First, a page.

But it’s far more than the sum of its parts. There’s an alchemy of each individual distillery’s attitude about things, and the workers who’ve been there 40 years with their hands steering the wheel. As you can see in the last section, the above stills are really only slightly different from each other. But it’s these subtle differences that make each of the distilleries so vastly different from each other. Ardbeg uses a purifier on their stills; Lagavulin wants as little contact wth the copper on the still as possible; Laphroaig wants as much contact with the copper on the still as possible. Of the three, Laphroaig is the only distillery that floor malts a portion of their barley (10-20% of it), and the other two use Port Ellen Maltings. Floor malting looks really cool, by the way. Here’s a bunch of barley germinating before it’s ready to get smoked dry:
And if you think that borders on strange spell-casting—
…And Place, Even Moreso
Ardbeg stores their entire inventory on site at their distillery while it ages. There are barrels everywhere. Laphroaig stores most of theirs as well. In fact, I did a really long, four-and-a-half hour tour at Laphroaig where we got to taste straight from three different casks.
Our guide, James, basically said that if there’s one thing he could impress upon us in an afternoon, it’s the importance of place in taste. So when we tasted out of the casks, he made sure to describe the warehouses in which they were stored — whether or not they got wind off the sea, things like that. If you think about it, that barley gets turned for days while it germinates and it’s exposed to the open air. All sorts of wild yeast, pollen and such — it all must be in it by the time it’s smoked. The barrels carry with them the taste of the last thing in it, but also the rainwater from whence it came; there’s no way to sterilize wood. Yeasts and pollens will be in the barrel as well. You can’t get those sorts of things except by being there. There’s a magic to roots, I think.
Cutting Peat is Hard
Seriously. Laphroaig uses hand-cut peat in their own maltings because it’s more sustainable and it’s also smokier (handcut retains moisture better). Two people just go out there and cut it. I watched our guide James cut it. And then I tried to do it and I’ve never felt more like a donkey doing the Macarena. When I think about the price of whisky having seen how fucking difficult everything is to do, I’m basically like HERE YES TAKE MY MONEY.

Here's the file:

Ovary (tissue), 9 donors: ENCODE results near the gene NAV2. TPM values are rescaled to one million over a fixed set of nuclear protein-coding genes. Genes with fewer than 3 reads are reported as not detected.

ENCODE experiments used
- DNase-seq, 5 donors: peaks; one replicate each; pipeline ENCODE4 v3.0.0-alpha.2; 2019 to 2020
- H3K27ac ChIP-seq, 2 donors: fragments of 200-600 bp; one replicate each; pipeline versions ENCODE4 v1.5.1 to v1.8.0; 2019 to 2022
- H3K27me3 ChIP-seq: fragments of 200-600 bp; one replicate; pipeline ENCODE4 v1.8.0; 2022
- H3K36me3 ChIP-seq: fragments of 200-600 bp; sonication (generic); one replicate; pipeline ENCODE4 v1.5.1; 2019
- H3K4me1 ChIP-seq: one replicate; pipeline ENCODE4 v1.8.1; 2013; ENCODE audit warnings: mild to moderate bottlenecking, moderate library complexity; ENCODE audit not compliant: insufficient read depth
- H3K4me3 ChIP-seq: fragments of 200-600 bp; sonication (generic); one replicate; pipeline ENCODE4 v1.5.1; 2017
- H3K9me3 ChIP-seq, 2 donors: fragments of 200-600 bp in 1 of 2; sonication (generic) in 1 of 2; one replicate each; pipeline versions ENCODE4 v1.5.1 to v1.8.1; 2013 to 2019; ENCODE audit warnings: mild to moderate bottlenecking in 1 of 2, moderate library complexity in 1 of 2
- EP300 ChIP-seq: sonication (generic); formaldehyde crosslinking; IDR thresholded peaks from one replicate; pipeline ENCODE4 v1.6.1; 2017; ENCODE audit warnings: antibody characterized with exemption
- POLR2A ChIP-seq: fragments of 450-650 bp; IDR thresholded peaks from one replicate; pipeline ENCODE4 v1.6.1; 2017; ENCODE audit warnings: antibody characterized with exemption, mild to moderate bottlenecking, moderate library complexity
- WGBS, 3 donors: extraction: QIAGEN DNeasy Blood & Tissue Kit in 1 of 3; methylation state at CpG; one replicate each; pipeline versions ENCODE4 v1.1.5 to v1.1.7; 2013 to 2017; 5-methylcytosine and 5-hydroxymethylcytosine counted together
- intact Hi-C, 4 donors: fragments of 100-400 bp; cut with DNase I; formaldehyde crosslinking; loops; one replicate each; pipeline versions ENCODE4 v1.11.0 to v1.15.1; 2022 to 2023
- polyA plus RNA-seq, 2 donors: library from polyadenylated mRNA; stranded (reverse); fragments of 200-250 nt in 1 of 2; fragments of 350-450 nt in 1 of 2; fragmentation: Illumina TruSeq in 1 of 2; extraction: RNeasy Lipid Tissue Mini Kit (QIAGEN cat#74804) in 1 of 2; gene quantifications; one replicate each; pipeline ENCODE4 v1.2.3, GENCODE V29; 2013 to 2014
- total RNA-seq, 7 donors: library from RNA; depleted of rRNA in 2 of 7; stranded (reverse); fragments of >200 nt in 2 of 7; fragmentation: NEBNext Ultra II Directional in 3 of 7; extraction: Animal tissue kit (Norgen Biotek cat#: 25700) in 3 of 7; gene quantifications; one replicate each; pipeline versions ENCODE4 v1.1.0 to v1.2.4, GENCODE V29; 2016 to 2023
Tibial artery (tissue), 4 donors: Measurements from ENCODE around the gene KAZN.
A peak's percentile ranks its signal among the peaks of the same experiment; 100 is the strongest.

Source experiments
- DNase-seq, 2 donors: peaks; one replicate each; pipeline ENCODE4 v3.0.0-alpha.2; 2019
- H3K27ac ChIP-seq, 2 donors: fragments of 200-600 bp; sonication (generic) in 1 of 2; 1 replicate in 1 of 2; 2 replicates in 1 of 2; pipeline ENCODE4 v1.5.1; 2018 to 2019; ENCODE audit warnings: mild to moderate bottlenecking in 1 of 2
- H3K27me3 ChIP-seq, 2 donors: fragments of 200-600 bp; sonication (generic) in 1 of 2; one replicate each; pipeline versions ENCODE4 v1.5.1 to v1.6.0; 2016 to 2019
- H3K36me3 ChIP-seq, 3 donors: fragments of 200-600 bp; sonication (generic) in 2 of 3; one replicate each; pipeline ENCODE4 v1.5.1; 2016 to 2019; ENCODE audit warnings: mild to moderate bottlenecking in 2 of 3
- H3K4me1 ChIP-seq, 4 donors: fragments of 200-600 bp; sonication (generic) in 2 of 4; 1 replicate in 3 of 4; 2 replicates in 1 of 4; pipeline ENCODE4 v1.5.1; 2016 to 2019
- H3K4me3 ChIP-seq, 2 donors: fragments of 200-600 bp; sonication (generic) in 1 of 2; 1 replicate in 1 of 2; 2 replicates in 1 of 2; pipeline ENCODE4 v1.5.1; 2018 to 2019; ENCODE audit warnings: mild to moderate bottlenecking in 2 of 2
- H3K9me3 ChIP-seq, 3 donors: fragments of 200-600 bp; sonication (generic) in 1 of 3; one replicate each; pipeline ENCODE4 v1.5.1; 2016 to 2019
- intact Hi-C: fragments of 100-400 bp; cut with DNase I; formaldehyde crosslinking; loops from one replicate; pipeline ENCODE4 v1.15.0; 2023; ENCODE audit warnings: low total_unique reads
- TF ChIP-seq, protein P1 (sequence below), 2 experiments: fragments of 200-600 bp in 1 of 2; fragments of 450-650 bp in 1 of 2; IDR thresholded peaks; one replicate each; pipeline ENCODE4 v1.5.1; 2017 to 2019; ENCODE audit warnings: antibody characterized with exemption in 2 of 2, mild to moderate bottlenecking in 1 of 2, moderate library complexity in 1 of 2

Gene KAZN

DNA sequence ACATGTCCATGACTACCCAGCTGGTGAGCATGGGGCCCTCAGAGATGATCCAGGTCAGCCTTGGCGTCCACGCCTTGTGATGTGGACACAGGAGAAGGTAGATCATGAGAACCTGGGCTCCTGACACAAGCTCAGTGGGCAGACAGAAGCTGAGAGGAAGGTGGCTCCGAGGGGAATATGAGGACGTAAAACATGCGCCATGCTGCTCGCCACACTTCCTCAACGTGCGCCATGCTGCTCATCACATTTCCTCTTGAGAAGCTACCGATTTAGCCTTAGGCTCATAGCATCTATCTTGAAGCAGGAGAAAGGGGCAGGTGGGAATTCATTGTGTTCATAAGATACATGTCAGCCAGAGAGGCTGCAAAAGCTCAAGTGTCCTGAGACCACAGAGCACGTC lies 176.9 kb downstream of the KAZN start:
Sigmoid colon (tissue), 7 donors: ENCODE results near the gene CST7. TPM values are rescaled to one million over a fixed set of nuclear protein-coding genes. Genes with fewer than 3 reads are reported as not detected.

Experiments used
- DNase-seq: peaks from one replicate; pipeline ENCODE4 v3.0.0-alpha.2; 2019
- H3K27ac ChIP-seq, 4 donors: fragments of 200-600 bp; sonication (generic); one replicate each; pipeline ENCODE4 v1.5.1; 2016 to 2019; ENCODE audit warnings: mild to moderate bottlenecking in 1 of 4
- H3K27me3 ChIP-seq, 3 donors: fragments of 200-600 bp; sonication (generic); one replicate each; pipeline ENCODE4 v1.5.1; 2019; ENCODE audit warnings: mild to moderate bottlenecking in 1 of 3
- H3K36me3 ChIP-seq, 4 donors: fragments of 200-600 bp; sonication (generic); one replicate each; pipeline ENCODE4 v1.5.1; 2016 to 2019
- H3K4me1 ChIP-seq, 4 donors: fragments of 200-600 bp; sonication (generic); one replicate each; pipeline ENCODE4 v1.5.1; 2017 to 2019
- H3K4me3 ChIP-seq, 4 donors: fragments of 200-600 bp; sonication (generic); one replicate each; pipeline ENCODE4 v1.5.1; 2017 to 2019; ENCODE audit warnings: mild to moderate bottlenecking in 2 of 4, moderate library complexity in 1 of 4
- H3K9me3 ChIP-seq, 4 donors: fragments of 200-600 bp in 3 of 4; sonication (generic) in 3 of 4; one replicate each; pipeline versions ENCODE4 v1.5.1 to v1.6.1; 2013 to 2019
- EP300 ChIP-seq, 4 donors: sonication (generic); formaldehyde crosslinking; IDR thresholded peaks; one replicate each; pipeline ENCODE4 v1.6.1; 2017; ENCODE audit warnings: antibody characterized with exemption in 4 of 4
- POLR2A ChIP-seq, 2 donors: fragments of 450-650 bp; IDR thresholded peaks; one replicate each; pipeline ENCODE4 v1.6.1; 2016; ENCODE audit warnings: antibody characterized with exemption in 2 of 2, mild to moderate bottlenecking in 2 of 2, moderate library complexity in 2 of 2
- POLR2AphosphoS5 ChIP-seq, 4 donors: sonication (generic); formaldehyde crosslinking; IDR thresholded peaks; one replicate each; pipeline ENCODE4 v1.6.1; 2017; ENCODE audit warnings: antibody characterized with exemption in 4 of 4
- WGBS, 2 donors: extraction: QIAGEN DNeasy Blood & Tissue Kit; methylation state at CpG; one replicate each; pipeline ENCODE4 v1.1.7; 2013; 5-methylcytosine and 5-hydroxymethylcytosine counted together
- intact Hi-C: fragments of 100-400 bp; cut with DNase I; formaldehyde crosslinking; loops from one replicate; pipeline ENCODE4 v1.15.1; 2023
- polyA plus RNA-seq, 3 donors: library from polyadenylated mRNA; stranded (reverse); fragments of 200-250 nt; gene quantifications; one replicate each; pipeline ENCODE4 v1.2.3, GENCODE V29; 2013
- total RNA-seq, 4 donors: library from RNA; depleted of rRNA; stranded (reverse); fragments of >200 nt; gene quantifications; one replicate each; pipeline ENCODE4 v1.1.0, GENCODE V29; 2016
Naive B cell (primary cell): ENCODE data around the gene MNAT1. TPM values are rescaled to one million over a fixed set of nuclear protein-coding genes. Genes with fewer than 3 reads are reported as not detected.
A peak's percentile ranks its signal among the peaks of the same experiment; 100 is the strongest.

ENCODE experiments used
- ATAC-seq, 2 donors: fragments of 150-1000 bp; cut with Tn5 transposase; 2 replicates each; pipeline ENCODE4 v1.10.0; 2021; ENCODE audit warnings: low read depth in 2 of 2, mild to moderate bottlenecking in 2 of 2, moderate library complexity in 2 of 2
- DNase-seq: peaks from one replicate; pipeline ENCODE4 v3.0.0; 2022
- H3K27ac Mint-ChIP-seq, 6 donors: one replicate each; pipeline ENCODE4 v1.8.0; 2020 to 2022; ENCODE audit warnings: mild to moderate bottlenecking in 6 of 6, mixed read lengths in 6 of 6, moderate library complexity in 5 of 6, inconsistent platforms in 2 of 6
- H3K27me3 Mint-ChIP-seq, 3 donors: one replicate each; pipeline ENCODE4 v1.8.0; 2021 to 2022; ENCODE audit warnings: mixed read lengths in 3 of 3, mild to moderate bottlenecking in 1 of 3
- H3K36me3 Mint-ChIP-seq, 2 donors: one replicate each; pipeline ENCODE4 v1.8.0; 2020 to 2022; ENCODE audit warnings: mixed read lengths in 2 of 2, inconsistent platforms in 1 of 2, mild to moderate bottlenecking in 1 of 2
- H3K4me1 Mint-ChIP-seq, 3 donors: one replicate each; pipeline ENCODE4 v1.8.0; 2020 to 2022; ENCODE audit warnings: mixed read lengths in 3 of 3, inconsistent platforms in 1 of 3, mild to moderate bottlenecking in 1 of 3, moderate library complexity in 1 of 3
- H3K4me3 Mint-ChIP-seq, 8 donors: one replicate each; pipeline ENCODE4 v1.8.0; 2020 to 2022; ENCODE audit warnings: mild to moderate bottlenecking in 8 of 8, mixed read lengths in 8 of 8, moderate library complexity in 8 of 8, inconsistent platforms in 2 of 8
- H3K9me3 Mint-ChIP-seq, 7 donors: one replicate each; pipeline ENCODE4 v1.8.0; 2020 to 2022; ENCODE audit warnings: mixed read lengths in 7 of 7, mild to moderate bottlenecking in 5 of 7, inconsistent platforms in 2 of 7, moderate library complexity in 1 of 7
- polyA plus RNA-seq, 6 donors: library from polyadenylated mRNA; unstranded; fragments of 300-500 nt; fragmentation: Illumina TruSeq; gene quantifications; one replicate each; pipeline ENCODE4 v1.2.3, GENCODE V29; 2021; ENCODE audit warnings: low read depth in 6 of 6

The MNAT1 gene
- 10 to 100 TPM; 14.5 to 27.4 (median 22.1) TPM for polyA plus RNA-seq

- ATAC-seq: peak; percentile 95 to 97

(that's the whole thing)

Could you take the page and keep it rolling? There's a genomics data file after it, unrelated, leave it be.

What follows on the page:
More Folks Who Aren’t Cis Dudes Need to Work in This Industry I Think?
This isn’t to erase the plenty of women working in the industry who I’ve met and spoke to. On this trip specifically, we had a fabulous tour guide at Lagavulin named Karen! But I didn’t meet a single person who used pronouns outside the binary and, on the Ardbeg tour, our guide kept using the word “men” to describe all the workers because that was true. I think this industry would be perfect for the queers I know and love. As queer folks, we often get shafted on a lot of tradition. It’s either directly oppressive or it’s just plain inaccessible to us. The tradition of distilling feels like a blanket on me, friends, it does. It’s a process, a meditation, a way to connect with what’s been done for hundreds of years in a place. I love whiskey! And if I had another life to live, I’d be running away to Islay right now to turn barley over in the middle of the night.
All photos in this piece are taken either by myself or my wife, Abby Cooper.